NEW YORK — NextGen Jane, a startup using genomic data to develop diagnostics and drugs for female reproductive disorders, said on Tuesday that it has won a $1.5 million grant from the National Institutes of Health to continue work on a noninvasive test for endometriosis.
The company is developing a tampon-style device that collects menstrual effluence, which can then be analyzed for endometrial tissue RNA biomarkers of endometriosis. With the two-year Phase II Small Business Innovation Research grant, NextGen Jane aims to conduct a 72-person study with a negative or positive surgical confirmation of endometriosis to confirm previously identified biomarkers.
According to the grant's abstract, NextGen Jane will also use RNA sequencing data to examine around 300 pre- and post-laparoscopy matched patient samples to confirm sensitivity and specificity of microRNA and messenger RNA biomarkers in concert with patient survey data.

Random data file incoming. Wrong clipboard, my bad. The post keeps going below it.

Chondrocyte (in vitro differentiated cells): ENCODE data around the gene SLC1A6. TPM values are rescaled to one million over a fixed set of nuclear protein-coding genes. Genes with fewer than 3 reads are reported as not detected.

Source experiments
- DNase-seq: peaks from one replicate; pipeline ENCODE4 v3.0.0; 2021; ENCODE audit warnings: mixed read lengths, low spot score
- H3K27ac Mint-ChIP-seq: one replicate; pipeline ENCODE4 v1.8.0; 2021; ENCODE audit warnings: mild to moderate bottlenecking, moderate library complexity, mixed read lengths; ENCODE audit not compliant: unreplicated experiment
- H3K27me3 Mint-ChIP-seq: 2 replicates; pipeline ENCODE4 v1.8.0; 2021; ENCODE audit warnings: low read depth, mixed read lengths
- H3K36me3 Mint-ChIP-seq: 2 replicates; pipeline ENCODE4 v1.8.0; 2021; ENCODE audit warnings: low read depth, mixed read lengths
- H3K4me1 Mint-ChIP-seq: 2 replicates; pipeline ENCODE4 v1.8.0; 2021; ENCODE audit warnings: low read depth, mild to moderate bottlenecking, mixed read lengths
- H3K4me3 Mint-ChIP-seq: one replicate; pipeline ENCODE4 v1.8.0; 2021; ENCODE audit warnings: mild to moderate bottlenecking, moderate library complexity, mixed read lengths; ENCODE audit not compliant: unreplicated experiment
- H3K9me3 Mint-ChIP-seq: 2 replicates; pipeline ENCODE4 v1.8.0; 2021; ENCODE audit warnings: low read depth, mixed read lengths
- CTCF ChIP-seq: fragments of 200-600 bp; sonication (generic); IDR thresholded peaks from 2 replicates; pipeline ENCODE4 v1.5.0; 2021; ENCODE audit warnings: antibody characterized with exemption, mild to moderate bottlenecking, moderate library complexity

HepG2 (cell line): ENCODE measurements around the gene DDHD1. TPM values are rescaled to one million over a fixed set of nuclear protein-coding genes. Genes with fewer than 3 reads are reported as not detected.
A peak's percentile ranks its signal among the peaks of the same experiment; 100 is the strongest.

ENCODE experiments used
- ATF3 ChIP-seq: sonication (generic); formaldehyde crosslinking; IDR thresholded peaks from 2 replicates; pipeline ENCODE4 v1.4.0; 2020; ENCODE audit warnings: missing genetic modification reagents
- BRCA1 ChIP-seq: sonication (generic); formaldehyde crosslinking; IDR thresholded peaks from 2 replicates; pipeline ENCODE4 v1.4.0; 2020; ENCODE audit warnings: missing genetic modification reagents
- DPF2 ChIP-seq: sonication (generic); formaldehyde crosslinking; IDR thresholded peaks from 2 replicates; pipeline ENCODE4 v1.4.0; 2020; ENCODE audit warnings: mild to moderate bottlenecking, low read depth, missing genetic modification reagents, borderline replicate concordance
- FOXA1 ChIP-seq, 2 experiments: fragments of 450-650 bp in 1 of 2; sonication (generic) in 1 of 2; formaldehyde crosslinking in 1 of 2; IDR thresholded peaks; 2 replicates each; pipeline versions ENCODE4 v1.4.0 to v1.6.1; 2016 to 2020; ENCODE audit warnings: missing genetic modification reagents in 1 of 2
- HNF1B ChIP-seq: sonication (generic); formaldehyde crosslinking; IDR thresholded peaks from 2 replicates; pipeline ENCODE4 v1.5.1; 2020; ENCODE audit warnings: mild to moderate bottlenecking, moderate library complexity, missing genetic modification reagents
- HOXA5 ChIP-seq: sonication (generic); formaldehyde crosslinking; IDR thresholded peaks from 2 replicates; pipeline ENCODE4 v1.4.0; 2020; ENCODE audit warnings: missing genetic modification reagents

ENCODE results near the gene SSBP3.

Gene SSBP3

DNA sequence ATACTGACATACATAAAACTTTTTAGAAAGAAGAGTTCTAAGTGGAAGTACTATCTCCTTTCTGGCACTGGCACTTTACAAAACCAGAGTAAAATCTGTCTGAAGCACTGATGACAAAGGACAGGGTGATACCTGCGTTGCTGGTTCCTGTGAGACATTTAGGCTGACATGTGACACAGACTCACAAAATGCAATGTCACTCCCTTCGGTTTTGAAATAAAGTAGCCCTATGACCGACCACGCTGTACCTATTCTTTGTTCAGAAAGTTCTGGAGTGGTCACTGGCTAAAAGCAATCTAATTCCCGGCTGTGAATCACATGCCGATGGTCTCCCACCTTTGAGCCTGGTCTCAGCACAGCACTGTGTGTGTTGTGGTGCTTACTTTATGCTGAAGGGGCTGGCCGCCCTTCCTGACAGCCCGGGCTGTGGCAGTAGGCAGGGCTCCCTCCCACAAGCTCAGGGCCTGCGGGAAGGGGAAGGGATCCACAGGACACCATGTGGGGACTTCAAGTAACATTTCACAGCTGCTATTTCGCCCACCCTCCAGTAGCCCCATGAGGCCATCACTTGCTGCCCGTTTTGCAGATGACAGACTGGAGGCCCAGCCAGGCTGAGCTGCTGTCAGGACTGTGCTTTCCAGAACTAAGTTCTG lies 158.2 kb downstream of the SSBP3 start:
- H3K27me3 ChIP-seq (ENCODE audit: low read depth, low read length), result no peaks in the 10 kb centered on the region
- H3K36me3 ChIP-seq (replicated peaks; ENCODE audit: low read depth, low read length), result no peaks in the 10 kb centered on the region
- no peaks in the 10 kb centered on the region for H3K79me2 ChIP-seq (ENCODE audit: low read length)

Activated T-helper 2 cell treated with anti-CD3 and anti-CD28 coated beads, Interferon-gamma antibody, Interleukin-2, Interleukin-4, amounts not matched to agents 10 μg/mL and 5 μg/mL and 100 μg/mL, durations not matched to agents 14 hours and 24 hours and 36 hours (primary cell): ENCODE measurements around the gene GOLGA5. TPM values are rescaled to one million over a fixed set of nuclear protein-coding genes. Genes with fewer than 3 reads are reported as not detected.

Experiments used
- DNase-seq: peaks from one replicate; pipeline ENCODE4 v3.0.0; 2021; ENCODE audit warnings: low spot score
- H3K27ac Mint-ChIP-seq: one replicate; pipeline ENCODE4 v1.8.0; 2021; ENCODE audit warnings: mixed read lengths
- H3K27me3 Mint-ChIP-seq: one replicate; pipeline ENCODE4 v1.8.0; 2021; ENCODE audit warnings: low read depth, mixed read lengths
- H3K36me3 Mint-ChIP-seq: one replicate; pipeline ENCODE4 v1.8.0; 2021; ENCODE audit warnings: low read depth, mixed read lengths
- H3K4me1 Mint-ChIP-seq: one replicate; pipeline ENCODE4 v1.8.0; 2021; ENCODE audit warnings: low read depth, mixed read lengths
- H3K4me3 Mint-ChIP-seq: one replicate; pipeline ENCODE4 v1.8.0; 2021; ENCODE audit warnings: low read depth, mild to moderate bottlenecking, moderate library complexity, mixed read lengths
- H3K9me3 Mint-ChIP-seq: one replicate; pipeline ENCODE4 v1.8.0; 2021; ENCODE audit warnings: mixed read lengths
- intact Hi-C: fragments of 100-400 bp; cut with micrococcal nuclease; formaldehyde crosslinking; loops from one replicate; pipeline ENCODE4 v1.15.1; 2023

"To overcome a significant barrier in helping women with endometriosis, it is critical to increase disease awareness through convenient at-home testing," NextGen Jane cofounder and CEO Ridhi Tariyal said in a statement. "This competitive NIH grant helps NextGen Jane take the next steps in developing the big data analytic tools needed to establish the molecular signature of this novel noninvasive diagnostic for patients in obstetrics and gynecological care and for women who want greater control of their own health."
Oakland, California-based NextGen Jane previously received $267,669 in Phase I SBIR grant funding to develop endometriosis biomarkers.